As companies continue to realize the value of APIs, the importance of API design can’t be overstated. Overlooking fundamentals like thorough documentation will only lead to an API that’s difficult to use. Of course, a lot goes into great API design, and these six tips from the experts can put you on the right path.
Proper documentation seems so incredibly simple, but this fundamental is often neglected by developers due to the tedious tasks associated with creating and organizing it. Still, you must look at it from the user perspective and remember that, no matter how much you despise creating it, a well-documented API is the only API suited for success.
If you need a new way to view documentation, remember the importance of a first impression. Documentation is often the first thing a potential user looks at when choosing an API, and it’s the materials they’ll continue referring back to should any issues arise. Therefore, great documentation both encourages adoption and helps prevent abandonment, two essential elements of a successful API release.
If you’ve ever had the pleasure of using Facebook’s API, you’ll know that their hacker culture has them rewriting and releasing mammoth changes every so often. The reason why Facebook can make this work is simple—they have billions of users and a major market share. With that said, Facebook’s approach is less than developer friendly.
At your company, you should seek to keep old versions of your API running for a long time, even when changes need to be made. To achieve this stability, make sure you use appropriate versioning tactics so updates don’t break the API for old-version users.
Additionally, aside from making your API stable for users, try to keep it internally consistent, too. This means using common parameters on a global basis and opting for an architecture that reuses naming conventions from one version to the next.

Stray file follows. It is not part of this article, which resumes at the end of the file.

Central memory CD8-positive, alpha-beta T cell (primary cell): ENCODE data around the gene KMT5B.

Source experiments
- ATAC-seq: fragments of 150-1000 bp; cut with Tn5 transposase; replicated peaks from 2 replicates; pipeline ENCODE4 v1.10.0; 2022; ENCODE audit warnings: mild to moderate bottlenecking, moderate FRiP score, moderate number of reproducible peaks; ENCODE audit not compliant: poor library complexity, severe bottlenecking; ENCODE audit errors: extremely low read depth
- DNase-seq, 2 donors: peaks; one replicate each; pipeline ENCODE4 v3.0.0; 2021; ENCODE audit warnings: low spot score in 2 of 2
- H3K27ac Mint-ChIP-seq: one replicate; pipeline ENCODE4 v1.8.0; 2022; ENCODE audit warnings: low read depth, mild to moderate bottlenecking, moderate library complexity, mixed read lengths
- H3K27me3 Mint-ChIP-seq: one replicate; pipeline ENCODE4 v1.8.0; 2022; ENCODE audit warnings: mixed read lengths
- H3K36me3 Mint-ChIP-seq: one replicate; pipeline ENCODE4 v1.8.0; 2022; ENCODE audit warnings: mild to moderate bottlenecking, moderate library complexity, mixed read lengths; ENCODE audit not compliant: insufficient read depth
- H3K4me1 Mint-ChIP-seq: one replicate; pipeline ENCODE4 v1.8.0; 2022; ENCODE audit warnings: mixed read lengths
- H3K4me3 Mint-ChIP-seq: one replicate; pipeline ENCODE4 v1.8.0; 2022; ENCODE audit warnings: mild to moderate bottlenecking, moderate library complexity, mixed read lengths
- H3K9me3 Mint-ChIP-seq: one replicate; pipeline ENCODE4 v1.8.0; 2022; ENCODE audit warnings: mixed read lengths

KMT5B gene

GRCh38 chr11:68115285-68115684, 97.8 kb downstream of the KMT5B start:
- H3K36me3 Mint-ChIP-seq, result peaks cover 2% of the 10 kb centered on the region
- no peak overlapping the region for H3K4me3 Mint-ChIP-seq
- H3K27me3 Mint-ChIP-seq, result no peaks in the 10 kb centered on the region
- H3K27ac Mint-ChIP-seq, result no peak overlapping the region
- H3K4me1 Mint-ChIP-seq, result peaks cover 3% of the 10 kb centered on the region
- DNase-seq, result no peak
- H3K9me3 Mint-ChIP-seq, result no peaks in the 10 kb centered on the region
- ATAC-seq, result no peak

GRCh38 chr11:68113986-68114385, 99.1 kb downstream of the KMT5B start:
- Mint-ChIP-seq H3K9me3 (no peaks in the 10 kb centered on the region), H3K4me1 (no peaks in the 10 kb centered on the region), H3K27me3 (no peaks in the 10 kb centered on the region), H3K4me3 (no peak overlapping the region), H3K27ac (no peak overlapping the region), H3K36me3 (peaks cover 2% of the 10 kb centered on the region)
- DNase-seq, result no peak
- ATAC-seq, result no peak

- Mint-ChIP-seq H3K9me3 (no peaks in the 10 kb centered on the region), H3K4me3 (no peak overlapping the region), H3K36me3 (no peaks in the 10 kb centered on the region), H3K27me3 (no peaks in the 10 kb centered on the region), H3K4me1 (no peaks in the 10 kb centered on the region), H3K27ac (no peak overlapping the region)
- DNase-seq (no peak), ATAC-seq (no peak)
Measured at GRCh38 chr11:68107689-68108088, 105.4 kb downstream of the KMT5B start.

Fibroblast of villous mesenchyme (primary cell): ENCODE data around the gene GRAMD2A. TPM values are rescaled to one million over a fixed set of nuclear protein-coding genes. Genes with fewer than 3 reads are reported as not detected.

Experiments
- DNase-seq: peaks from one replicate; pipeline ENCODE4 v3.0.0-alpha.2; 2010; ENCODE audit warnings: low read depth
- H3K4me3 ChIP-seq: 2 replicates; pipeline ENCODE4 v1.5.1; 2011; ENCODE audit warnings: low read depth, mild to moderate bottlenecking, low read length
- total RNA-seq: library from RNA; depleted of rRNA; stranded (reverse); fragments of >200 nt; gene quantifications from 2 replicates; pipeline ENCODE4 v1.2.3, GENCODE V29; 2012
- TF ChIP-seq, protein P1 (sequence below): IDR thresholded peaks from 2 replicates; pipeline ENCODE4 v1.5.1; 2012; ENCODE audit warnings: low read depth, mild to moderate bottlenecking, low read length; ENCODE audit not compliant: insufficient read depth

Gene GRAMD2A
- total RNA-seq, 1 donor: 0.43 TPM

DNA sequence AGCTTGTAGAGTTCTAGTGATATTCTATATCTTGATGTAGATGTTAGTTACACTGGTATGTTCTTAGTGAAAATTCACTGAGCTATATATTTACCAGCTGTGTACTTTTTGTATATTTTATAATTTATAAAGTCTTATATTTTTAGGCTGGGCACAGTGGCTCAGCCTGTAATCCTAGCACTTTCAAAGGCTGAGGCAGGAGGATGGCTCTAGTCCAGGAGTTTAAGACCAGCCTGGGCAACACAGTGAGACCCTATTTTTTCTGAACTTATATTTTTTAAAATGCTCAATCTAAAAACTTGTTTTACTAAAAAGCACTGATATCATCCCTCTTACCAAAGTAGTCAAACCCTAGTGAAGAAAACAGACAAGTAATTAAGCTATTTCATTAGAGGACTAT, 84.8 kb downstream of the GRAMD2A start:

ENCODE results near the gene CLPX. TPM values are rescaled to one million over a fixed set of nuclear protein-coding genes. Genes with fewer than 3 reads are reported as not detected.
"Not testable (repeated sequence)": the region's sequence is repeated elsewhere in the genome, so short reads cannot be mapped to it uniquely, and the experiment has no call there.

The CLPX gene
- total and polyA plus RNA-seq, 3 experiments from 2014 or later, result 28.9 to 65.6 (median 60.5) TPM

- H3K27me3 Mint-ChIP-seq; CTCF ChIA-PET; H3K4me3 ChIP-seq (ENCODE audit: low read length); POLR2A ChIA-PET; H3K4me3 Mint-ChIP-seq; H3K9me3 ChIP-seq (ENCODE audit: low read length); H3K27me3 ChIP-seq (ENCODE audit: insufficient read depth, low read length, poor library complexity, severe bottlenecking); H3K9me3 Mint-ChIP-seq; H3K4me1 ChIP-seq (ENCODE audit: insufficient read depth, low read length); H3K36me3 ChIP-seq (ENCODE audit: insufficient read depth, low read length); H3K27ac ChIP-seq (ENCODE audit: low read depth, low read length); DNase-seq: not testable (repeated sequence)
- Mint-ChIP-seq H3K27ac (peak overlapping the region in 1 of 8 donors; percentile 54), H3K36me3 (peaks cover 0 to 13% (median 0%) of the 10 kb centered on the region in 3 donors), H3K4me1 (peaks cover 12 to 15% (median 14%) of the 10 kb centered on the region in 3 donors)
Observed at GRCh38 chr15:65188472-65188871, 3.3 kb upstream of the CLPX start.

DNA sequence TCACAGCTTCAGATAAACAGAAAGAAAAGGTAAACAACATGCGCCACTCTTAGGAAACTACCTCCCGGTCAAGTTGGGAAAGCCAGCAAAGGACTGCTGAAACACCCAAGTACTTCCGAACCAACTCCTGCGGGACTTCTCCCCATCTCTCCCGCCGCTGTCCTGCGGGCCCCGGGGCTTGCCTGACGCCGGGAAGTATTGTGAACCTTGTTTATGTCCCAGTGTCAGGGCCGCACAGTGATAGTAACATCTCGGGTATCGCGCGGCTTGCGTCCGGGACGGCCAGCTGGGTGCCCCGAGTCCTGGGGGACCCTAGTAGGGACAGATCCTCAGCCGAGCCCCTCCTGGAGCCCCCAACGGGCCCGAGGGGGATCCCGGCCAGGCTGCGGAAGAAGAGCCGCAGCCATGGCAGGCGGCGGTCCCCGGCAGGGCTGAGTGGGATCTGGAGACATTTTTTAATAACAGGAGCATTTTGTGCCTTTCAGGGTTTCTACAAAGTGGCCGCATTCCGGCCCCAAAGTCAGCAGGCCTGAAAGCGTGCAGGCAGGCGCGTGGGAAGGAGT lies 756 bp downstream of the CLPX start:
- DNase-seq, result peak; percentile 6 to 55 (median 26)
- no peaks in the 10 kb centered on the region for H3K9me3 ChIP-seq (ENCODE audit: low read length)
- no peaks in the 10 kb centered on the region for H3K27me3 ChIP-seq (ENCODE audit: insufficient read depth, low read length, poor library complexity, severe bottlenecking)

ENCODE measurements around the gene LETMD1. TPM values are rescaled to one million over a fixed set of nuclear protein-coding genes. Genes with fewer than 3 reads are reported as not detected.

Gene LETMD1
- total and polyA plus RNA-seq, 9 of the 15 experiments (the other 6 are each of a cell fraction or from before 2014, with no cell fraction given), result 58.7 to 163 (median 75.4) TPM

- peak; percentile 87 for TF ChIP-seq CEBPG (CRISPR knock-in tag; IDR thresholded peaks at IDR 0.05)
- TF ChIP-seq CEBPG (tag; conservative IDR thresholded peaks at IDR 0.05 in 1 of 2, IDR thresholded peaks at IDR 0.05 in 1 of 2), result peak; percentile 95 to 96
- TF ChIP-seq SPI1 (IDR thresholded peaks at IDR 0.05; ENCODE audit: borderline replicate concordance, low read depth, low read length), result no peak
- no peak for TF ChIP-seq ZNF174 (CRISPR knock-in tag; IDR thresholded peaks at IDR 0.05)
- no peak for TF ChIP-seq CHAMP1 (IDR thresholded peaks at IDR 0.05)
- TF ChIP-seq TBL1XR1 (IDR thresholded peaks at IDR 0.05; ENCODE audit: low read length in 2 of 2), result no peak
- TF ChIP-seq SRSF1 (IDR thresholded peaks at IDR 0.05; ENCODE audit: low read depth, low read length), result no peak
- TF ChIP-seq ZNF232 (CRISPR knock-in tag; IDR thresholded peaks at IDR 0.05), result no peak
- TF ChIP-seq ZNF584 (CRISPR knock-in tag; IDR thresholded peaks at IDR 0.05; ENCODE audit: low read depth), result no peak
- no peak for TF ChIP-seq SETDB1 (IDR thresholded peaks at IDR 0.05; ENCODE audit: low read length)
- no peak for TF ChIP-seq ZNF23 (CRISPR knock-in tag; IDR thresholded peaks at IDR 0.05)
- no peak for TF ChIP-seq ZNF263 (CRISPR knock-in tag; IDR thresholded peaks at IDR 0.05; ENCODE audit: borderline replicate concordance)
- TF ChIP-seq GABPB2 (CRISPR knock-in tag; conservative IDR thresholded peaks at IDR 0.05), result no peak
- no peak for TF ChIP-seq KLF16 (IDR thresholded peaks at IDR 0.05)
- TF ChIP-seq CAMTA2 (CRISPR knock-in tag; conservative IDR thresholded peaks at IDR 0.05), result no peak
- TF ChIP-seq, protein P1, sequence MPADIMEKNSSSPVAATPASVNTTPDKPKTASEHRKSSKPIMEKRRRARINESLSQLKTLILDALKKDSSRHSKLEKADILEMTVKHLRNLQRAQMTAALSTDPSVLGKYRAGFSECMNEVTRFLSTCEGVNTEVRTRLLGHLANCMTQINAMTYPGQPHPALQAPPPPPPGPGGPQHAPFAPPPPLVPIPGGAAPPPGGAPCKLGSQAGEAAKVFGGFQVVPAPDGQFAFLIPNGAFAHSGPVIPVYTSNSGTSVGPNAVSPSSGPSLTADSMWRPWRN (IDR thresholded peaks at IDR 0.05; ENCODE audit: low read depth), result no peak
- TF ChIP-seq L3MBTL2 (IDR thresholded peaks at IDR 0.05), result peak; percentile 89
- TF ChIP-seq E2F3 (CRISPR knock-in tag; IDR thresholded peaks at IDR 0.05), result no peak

The increasing importance of security is something developers can’t ignore, but many either intentionally or unintentionally approach security in a way that’s entirely too difficult for the end user. If you’re providing APIs, you should offer realistic examples of authenticating and authorizing access.
Additionally, you should make sure security is a standard practice, and not some elusive protocol. For instance, the ideal thing is that a user doesn’t have to write any code to ensure security, and if they do, it should take them no more than five minutes.
As a developer, it can be extremely difficult to look ahead and predict all the ways users can end up using your API, but it’s your job to try to design it in the most proactive manner possible.
The developers at Phrase share a great, simple lesson in this regard, explaining: “When we first started developing Phrase, we could not imagine the amount of data our customers would want to manage with our platform. This caused problems eventually, since some of the endpoints we offered in our API did not offer pagination. Thus for larger customers they returned hundreds of thousands of records at once.”
As they began to realize the problem, they simply made sure that all results that are returned in list form are paginated automatically. In your API, accommodating advanced users and use cases may look different, but challenge yourself to get in the user’s shoes and think ahead.
If you don’t anticipate having a lot of API users initially, you may not even think about performance issues or resource consumption. However, just as you should accommodate future users in other ways, you should safeguard the performance of your API by setting and enforcing limitations.
In addition to ensuring that your servers are never brought down due to insufficient capacity, it also sets good practices for your users by communicating maximum requests in a given interval, throttling behavior and so on. Taking the time to do this will improve performance, even if you’re not starting with thousands of users right out of the gate.
If you’ve followed all these other design tips—especially the first one regarding thorough documentation—you’ll have set yourself up for success with this last one: Removing friction from the adoption process. To ensure your API is easy to adopt, you should identify a few users who are new to your API, and observe the effort required to get it up and running.
Without any help, a user should be able to at least implement your API in a basic manner on their own, aided by a simple walkthrough or tutorial. Generally, 15 minutes or less is a good target.
If you think these insider tips are useful, just wait until you sit down and speak with one of our experts. Contact us today to discuss your API design, integration or custom software project.
This is article 3 of 4 in a four part series on Application Architecture and Systems Integration. You can view the related articles at the links below — or simply click to download our comprehensive Operational Guide to App Architecture & Systems Integration White Paper:
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